Takemusu Aikido - Volume 1, Background & Basics
This book is the second edition of Volume 1 of Morihiro Saito’s final series of Aikido technical manuals. Produced in bilingual format (Japanese-English), it presents more than sixty variations of ikkyo, nikyo, sankyo, and yonkyo techniques, the most essential of aikido's basic forms. It is illustrated with over 600 photographs and accompanied by detailed step-by-step explanations with many close-up photos
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Review by: Robert Noha
The newly revised and reissued Takemusu Aikido, Volume 1: Background & Basics by the late Morihiro Saito and Stanley Pranin is a significant addition to anyone’s Aikido technical library.
This review will provide an overview of the book and compare the first printing in 1994 with the just released 2007 printing.
One of the many enhancements in the new printing are the numerous photos that highlight Aikido history and the roles of O-Sensei and Saito Sensei in creating and spreading the art. The clarity of all the photos is much improved over the 1994 printing.
The introductory section provides useful background material on the principles and history of Aikido that gives context to the technical chapters.
In the “What is Aikido?” chapter there is an overview of the aspects of Aikido that make it distinct from other martial arts. This includes its ethical, spiritual and defensive nature. The text is virtually identical with the 1994 printing, as it is throughout, with the addition of five more excellent photgraphs of the Iwama Dojo, the Aiki Shrine and O-Sensei and Saito Sensei.
The 17 additional photos of the people and places that influenced Aikido’s creation and growth brighten the aikido history chapter. These include: Onisaburo Deguchi, Sokaku Takeda and many of O-Sensei’s early supporters. There are several pictures of the fascinating Admiral Isamu Takeshita who was instrumental in O-Sensei’s move to Tokyo. Admiral Takeshita is a figure in some ways comparable to Gen. Colin Powell in contemporary America, as he was both a military hero and a diplomat. Takeshita was a participant in the negotiations with President Theodore Roosevelt to end the Russo-Japanese War, for which President Roosevelt received the Nobel Peace Prize. The added pictures help to bring Aikido history to life.
Anyone who has ever dreamed of training with O-Sensei will enjoy the chapter on “Training Under O-Sensei.” The text gives a fascinating picture of the training right after WW II into the fifties. Like the history chapter, the text is brought to life with ten additional photos not in the 1994 printing. The early pictures of Saito Sensei are interesting and make those of us not as slim now as we were in our twenties feel a little better, or at least that we are in good company.
The final chapter in the introductory section is on “Spreading Iwama Aikido World Wide.” This is only lightly touched on the in 1994 printing. This chapter outlines Saito Sensei’s success in teaching Iwama Aikido throughout the world. It provides updated information on his activities since the 1994 printing. Prior to his death in 2002, he named his son Hitohiro as his successor.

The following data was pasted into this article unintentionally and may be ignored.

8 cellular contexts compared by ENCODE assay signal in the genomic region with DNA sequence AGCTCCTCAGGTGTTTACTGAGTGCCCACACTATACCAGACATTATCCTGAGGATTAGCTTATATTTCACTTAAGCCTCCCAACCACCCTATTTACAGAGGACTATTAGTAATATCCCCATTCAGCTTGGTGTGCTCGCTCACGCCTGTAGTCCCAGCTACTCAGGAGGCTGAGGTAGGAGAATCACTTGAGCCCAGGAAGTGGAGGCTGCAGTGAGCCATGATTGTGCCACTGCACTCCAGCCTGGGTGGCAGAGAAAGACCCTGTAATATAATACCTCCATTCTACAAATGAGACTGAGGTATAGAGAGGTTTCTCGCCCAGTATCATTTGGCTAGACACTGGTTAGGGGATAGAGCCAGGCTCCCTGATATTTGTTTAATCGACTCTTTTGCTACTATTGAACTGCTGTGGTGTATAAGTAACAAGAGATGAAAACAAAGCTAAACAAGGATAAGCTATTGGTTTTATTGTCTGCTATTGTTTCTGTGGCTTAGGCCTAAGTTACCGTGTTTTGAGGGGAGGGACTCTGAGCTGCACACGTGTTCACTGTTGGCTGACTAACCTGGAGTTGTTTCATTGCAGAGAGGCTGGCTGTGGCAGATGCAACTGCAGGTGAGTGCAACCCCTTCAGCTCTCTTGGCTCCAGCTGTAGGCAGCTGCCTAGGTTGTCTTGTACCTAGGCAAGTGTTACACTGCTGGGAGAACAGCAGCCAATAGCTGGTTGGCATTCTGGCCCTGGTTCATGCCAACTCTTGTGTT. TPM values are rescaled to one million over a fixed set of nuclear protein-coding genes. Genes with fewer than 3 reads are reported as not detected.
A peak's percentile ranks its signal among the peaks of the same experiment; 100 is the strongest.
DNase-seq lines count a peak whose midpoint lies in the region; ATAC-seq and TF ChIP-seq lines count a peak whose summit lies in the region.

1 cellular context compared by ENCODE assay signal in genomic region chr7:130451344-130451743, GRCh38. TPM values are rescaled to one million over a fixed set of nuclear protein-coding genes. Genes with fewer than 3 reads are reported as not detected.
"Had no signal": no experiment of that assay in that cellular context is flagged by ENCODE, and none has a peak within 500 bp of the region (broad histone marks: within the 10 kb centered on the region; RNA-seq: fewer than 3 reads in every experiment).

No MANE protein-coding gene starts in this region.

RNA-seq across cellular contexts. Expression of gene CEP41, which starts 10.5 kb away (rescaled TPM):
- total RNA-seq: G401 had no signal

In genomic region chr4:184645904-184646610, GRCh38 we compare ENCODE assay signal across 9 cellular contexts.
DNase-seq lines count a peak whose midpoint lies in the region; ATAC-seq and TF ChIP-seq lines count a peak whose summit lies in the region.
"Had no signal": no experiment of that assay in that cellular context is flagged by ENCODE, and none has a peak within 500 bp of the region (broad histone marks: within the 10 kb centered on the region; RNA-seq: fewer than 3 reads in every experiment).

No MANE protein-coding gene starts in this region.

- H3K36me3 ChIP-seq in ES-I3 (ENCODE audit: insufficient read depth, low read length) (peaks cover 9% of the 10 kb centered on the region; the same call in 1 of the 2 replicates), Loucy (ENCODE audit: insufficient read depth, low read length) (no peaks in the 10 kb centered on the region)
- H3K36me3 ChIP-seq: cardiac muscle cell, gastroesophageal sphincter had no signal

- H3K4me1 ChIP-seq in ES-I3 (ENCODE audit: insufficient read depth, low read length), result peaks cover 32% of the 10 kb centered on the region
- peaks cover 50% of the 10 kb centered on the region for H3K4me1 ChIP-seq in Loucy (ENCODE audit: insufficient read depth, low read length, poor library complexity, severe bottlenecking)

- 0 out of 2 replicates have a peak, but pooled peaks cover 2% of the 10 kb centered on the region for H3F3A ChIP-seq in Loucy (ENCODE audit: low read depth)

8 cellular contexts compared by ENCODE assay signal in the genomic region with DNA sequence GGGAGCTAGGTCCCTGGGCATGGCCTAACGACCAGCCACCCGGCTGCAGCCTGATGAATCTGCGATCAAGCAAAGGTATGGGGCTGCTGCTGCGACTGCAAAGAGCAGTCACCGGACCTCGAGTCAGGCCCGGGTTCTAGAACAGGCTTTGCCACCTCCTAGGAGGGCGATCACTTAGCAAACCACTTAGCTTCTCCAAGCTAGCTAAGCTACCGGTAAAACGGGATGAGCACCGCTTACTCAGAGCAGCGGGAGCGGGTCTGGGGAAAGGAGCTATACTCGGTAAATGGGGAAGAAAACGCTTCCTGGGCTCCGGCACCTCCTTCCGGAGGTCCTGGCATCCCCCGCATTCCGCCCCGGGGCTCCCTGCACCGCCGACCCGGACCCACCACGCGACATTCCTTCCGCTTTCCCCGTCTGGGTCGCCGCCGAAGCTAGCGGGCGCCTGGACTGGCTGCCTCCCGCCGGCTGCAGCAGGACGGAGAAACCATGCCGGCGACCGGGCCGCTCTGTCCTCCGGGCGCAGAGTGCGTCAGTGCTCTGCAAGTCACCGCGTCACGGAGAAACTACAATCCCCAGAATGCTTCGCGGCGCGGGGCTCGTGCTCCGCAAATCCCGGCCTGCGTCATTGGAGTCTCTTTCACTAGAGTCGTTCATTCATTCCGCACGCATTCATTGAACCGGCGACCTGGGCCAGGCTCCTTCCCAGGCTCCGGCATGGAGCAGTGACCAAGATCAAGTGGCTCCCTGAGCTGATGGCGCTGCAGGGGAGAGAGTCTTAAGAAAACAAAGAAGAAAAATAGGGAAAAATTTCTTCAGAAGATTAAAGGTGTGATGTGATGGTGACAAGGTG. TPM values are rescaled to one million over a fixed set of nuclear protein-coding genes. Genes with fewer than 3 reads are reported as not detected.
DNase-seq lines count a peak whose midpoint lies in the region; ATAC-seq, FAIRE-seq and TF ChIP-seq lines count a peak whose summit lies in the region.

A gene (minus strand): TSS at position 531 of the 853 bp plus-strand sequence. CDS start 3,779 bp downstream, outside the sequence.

This section contains chapters on basics and Ikkyo, Nikyo, Sankyo and Yonkyo. It concludes with a helpful glossary of terms and some quotes from O-Sensei not in the 1994 printing.
The “Basic Techniques” chapter, in both printings, lays a solid foundation for the specific techniques that follow. It focuses on the importance of stability, atemi and entering and turning movements.
The “Exercises” chapter provides photos and text illustrating three foundational practices: Tai no henko; Morotedori kokyuho and Suwariwaza kokyuho. The new printing has eight additional photos of O-Sensei and Saito Sensei including some close-ups to help illustrate important points in each technique. These close-ups continue throughout the new printing and really help to illustrate key points.
The chapters on Ikkyo, Nikyo, Sankyo and Yonkyo contain the kind of detailed instruction and numerous variations you would expect from a book by Saito Sensei. An example is the section on the technique that is the bane of every student’s life when they are training for their fourth kyu test, Shomenuchi Nikyo. This section contains five additional photos, mostly close-ups, that help to illustrate key parts of the technique. In addition to the step-by-step text explanation there is also a commentary. It provides insights into how and why the technique is performed as it is. The 2007 printing has the commentary by O-Sensei in bold type making it easier to identify.
The production quality of Aikido books has gradually improved since they first came out in the 1960s. This book, which is bilingual (English/Japanese) is another step in that direction. It is an improvement over the 1994 printing as well as Saito Sensei’s earlier books. For that reason, it is recommended even if you have the 1994 printing and Saito Sensei’s Traditional Aikido books. I purchased two additional copies for senior students after getting the first one. I believe that the revisions of the future volumes will be just as valuable.
Stan Pranin deserves our gratitude for his forty plus years and continuing dedication to making information on O-Sensei and his Aikido available.
Thank you Stan.